Albert Schweitzers perception of Bach by Harald Schützeichelby Harald Schützeichel | Het ORGEL | Year 96 | (2000) | Issue 4
Het ORGEL 96 (2000), nr. 4, 7-14 [summary]
Albert Schweitzer(1875-1965) was a student of Charles-Marie Widor. Widor was the first French organist toteach Bachs music to his students. He confessed to Schweitzer that he did not quiteunderstand Bachs chorale preludes; Schweitzer pointed out that understanding thetext was the key to a correct interpretation. Widor encouraged Schweitzer to write hisfamous book about Bach: J.S. Bach (1908).
According to Schweitzer, Bach was an architect who had completed the gothicart of music; a poet and a painter with music; a mystic. The essence of gothic art forSchweitzer was the free connection of different (musical) lines to a new unity. This viewof Bachs music resulted in a new condition for playing Bach properly: one had teunderstand the architectural structures of his music. As a poet and painter, Bach was ableto explain in his music aspects of texts that could not be explained in words. Properunderstanding of how these motives are expressed is another condition for playing Bach.Mystic meant to Schweitzer becoming one with Christ, finding peace and ease in the unitywith the eternal will of God. The difference between Bach and other mystics is that Bachuses music to express this state of grace whereas other mystics use words.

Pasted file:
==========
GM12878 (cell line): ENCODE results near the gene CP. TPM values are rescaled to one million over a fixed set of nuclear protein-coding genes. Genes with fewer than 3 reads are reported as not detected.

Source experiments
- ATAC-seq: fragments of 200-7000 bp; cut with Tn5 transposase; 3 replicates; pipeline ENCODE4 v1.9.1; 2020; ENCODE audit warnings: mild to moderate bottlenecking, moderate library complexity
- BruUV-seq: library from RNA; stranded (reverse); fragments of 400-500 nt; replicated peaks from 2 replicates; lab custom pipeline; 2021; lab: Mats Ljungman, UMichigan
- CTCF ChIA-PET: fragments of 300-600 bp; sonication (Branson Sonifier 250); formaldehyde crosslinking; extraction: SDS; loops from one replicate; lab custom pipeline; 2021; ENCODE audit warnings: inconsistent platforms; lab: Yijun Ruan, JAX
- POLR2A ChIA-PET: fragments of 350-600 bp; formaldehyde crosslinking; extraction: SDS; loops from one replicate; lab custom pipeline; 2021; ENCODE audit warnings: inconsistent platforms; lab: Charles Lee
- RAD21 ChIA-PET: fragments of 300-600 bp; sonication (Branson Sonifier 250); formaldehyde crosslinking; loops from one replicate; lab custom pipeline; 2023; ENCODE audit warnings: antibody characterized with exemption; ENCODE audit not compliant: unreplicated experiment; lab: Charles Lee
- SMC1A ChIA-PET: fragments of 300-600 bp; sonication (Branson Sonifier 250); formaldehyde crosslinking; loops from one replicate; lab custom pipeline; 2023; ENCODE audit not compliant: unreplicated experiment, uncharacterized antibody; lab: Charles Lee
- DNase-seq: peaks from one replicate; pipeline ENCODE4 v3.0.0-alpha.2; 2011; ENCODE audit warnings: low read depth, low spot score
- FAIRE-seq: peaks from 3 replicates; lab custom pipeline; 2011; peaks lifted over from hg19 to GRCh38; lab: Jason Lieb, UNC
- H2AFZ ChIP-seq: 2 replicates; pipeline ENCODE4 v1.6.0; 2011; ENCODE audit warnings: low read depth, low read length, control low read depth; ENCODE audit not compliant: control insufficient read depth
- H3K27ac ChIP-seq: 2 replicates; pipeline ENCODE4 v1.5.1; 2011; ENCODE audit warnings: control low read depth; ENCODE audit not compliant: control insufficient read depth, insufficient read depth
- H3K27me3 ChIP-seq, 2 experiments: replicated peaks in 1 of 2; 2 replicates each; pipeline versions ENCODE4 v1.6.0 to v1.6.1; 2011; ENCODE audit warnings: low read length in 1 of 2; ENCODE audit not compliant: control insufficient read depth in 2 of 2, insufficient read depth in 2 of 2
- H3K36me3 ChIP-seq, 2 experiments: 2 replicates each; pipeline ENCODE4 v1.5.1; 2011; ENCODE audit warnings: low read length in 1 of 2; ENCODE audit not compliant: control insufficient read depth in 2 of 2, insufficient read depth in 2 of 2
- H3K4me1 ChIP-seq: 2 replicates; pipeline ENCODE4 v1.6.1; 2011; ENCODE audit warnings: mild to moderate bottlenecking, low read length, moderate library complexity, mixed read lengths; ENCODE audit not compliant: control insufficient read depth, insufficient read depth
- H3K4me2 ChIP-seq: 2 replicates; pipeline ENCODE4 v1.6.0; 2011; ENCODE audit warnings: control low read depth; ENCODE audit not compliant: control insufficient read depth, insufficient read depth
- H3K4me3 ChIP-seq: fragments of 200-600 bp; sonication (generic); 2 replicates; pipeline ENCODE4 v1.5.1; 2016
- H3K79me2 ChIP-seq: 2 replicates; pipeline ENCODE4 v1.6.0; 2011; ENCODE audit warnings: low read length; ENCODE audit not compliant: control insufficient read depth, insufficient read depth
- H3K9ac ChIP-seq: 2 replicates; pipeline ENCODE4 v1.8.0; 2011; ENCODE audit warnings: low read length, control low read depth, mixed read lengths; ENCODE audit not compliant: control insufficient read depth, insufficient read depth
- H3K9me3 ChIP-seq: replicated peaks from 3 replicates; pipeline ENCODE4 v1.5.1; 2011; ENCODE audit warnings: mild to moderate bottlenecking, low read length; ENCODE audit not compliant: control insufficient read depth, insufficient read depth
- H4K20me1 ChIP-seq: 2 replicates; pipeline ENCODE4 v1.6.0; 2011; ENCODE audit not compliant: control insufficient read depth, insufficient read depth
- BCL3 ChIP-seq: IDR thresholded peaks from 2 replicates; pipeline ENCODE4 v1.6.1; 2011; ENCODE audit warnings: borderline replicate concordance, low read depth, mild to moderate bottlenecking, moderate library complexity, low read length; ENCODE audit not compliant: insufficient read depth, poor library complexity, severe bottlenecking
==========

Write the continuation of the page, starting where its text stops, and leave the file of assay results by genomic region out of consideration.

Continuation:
According to Schweitzer, the true organ was the Bach-organ.This true organ was a new organ type that was based upon organtypes of thepast.
To Schweitzer, Bach was an artist who guided people to inner peace. This correspondswith Schweitzers own self-perspective as a musician, as well as his humanitarian andspiritual ideals.